Recombinant Human HPRT His-tag Protein, CF Summary
with an N-terminal Met and 6-His tag
CF stands for Carrier Free (CF). We typically add Bovine Serum Albumin (BSA) as a carrier protein to our recombinant proteins. Adding a carrier protein enhances protein stability, increases shelf-life, and allows the recombinant protein to be stored at a more dilute concentration. The carrier free version does not contain BSA.
In general, we advise purchasing the recombinant protein with BSA for use in cell or tissue culture, or as an ELISA standard. In contrast, the carrier free protein is recommended for applications, in which the presence of BSA could interfere.
|Formulation||Supplied as a 0.2 μm filtered solution in Tris, NaCl, Glycerol and TCEP.|
|Shipping||The product is shipped with polar packs. Upon receipt, store it immediately at the temperature recommended below.|
|Stability & Storage:||Use a manual defrost freezer and avoid repeated freeze-thaw cycles.
- Assay Buffer: 0.1 M Tris, 100 mM MgCl2, pH 8.5
- Recombinant Human HPRT His-tag (rhHPRT) (Catalog # 10314-HP)
- 5-phospho-D-ribose 1-diphosphate pentasodium salt (PRPP) (Sigma, Catalog # P8296), 50 mM stock in deionize water
- Guanine (Sigma, Catalog # G11950), 2 mM stock in deionized water with addition of 10 mM NaOH (or until pH of ~12) to solubilize
- UV Plate (Corning, Catalog # 3635)
- Plate Reader (Model: SpectraMax Plus by Molecular Devices) or equivalent
- Dilute rhHPRT to 0.4 µg/mL in Assay Buffer.
- Prepare Substrate Mixture containing 2 mM PRPP and 120 µM Guanine in Assay Buffer.
- Load 50 µL of 0.4 µg/mL rhHPRT into plate, and start the reaction by adding 50 µL of Substrate Mixture. Include a Substrate Blank containing 50 µL Assay Buffer and 50 µL of Substrate Mixture.
- Read plate at an absorbance of 257 nm in kinetic mode for 5 minutes.
- Calculate specific activity:
Specific Activity (pmol/min/µg) =
|Adjusted Vmax* (OD/min) x well volume (L) x 1012 pmol/mol|
|ext. coeff** (M-1cm-1) x path corr.*** (cm) x amount of enzyme (µg)|
*Adjusted for Substrate Blank
**Using the extinction coefficient 5817 M-1cm-1
***Using the path correction 0.32 cm
Note: the output of many spectrophotometers is in mOD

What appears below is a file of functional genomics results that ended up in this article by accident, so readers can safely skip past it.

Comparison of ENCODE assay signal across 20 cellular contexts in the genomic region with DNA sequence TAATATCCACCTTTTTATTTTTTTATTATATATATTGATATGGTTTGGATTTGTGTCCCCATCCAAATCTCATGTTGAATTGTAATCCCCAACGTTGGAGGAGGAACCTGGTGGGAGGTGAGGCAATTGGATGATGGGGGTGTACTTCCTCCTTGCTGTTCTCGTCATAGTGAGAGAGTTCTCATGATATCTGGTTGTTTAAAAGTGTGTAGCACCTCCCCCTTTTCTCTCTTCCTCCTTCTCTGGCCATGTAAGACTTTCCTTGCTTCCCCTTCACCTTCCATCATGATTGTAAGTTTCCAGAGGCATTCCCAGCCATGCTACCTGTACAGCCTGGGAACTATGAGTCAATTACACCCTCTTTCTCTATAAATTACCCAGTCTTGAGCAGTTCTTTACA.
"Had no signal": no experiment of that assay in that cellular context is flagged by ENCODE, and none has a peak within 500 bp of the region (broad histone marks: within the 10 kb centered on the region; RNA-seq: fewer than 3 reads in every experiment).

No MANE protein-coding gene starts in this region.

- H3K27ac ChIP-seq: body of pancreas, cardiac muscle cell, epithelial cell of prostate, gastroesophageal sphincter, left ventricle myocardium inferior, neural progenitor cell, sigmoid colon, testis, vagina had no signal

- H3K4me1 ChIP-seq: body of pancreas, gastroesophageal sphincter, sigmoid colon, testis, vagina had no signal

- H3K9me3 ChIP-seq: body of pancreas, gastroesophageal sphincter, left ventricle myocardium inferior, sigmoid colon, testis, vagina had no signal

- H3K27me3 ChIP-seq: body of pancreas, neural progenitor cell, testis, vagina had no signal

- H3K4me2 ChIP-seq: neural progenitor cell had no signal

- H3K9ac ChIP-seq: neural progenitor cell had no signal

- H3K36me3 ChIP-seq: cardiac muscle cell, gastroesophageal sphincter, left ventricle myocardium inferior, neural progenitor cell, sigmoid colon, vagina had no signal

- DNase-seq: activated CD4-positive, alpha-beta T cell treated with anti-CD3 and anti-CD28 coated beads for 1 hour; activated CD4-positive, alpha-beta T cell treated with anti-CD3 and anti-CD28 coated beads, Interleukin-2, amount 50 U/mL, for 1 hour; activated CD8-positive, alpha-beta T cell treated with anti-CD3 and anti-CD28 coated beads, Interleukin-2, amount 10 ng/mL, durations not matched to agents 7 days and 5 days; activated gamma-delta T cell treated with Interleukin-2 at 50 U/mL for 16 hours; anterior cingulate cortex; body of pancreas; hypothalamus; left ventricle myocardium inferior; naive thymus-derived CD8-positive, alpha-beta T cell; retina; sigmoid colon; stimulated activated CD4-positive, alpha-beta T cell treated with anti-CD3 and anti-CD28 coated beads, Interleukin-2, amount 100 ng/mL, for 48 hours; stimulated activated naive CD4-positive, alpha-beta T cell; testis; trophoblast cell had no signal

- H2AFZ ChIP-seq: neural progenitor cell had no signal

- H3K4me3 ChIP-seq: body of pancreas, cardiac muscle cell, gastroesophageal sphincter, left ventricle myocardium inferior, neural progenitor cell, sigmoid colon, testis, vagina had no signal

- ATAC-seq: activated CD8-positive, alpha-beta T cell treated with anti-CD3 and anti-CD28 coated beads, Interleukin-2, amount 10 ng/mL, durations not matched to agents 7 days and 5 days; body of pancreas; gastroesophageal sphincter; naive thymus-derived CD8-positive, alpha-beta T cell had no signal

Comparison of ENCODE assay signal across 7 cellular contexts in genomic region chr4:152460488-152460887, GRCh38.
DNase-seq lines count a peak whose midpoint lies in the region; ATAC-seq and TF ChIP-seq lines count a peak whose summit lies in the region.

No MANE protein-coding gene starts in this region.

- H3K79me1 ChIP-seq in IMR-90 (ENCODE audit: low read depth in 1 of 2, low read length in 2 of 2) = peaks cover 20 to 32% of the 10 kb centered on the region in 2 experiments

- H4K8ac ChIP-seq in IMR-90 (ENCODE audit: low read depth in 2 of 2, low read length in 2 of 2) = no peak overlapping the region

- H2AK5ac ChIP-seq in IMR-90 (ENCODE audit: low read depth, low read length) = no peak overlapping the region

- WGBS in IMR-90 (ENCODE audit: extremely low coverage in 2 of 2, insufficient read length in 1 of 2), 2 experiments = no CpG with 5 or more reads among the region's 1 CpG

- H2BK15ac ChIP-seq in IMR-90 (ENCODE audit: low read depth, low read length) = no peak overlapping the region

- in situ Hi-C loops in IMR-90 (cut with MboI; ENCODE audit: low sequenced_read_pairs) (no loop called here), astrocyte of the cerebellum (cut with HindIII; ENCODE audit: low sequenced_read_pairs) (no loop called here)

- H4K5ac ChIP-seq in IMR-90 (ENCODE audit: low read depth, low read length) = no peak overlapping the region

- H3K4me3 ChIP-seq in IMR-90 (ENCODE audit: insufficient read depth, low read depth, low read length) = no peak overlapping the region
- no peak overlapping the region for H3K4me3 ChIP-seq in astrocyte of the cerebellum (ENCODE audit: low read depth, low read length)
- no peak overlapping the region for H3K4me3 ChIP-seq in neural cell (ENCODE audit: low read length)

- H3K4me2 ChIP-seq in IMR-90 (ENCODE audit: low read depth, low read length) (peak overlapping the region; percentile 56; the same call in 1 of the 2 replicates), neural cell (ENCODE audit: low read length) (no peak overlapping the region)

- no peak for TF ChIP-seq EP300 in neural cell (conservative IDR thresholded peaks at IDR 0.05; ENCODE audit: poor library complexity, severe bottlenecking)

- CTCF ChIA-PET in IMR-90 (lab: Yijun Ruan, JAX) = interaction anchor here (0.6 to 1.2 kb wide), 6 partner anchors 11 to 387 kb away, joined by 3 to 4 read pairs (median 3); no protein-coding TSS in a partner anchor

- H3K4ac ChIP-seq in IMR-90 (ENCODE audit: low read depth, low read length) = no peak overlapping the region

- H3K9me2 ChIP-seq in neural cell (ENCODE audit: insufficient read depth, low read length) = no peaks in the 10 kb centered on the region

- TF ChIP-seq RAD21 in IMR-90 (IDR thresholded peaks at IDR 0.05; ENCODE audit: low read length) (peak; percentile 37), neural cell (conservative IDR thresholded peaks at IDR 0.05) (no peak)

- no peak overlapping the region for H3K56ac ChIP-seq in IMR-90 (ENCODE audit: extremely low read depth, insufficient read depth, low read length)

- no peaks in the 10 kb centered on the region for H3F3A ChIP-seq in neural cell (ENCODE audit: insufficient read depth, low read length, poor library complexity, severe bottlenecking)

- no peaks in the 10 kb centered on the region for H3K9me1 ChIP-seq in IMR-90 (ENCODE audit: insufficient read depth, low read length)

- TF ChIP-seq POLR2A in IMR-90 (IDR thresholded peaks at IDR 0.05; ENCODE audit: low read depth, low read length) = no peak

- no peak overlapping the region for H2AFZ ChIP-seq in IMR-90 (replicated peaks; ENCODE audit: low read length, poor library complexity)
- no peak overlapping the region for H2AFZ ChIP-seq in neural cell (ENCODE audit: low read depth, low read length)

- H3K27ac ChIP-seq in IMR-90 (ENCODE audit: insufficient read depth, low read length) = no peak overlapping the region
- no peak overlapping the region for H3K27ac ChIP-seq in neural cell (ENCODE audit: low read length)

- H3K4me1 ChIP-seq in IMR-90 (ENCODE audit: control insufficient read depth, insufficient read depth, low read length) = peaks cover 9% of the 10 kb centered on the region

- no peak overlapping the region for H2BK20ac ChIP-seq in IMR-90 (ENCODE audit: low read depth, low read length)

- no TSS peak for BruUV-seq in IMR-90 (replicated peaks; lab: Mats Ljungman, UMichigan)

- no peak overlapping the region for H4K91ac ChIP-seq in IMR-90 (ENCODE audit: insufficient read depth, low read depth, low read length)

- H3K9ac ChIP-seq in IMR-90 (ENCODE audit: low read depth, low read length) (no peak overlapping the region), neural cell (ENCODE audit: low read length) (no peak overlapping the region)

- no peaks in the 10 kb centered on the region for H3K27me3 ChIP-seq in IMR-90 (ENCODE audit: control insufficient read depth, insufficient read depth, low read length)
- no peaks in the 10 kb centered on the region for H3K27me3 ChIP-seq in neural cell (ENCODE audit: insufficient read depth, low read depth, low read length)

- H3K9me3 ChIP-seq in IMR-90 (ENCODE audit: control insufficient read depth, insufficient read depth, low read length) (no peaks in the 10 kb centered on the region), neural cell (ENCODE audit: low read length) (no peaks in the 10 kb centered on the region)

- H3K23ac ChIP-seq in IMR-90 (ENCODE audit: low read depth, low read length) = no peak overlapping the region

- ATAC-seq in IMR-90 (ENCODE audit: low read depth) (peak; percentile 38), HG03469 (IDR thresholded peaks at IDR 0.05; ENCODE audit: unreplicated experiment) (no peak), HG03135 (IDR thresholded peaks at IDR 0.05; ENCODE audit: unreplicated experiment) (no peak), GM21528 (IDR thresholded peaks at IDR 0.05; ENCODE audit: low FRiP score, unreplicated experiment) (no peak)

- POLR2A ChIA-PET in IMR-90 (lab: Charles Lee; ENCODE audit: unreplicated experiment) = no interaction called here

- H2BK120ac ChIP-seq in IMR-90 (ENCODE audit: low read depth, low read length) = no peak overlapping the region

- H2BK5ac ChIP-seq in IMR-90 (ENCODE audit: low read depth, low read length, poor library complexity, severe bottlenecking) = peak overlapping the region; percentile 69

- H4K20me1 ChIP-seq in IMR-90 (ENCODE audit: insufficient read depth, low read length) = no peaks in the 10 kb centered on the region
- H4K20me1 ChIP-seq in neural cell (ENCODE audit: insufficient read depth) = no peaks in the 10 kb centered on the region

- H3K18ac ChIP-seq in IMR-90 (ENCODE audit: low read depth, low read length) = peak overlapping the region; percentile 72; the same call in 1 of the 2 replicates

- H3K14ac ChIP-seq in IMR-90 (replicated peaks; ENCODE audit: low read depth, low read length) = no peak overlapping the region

- rhHPRT: 0.020 µg
- PRPP: 1 mM
- Guanine: 60 µM
Recombinant Human HPRT Hig-tag (Catalog # 10314-HP) is measured by its ability to produce GMP from guanine and phosphoribosyl pyrophosphate. The activity (orange) is over 2-fold higher than the competitor's HPRT (blue).
2 μg/lane of Recombinant Human HPRT His-tag (Catalog # 10314-HP) was resolved with SDS-PAGE under reducing (R) and non-reducing (NR) conditions and visualized by Coomassie® Blue staining, showing bands at 27-29 kDa under reducing conditions.
Hypoxanthine-guanine phosphoribosyltransferase (HPRT), a member of the phosphoribosyltransferase family, is a magnesium-dependent, cytoplasmic, ubiquitously-expressed (1) salvage enzyme involved in the primary pathway utilized for purine synthesis (2, 3). It catalyzes the transfer of phosphoribose from phosphoribosyl pyrophosphate to hypoxanthine and guanine bases to form inosine and guanine, respectively. Human HPRT forms a homotetramer of identical subunits that form dimer pairs (4, 5). Each 49 kDa subunit is 217 amino acids and consists of a core domain containing the active site and a hood domain (4, 5). HPRT deficiency in the salvage pathway leads to overproduction of purine, indicating it may play a role in regulation of purine production (6). Deficiency from multiple characterized single point mutations (7,8) causes hyperuricemia resulting in gout-like symptoms of Kelley-Seegmiller syndrome or if completely lacking in HPRT, a severe X-linked hereditary disorder, Lesch-Nyhan Disease, that is also characterized to cause significant neurological impairment (3, 6) by affecting multiple signaling pathways (9) and through dysregulation of cellular functions including proliferation, RNA metabolism, DNA replication and protein synthesis (3, 10). Given its ability to modulate cellular functions through purine regulation, HPRT is implicated to play a role in cancer. Significant correlation between HPRT mutations and increased cancer risk have been reported (11, 12). HPRT has been found surface-expressed in cancer (13) and thus has been proposed as a potential marker and therapeutic target (12).
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- Garcia-Gil, M. et al. (2018) Int. J. Mol. Sci. 19: E3598.
- Torres, R. J. and J.G. Puig (2007) Orphanet J. Rare Dis. 2:48.
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- Guibinga, G. H. et al. (2014) PLoS ONE 9:e96575.
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- Townsend, M. H. et al. (2017) Cancer Clin. Oncol. 6:19.
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- Townsend, M. H. et al. (2017) OncoTargets Ther. 10:1921.
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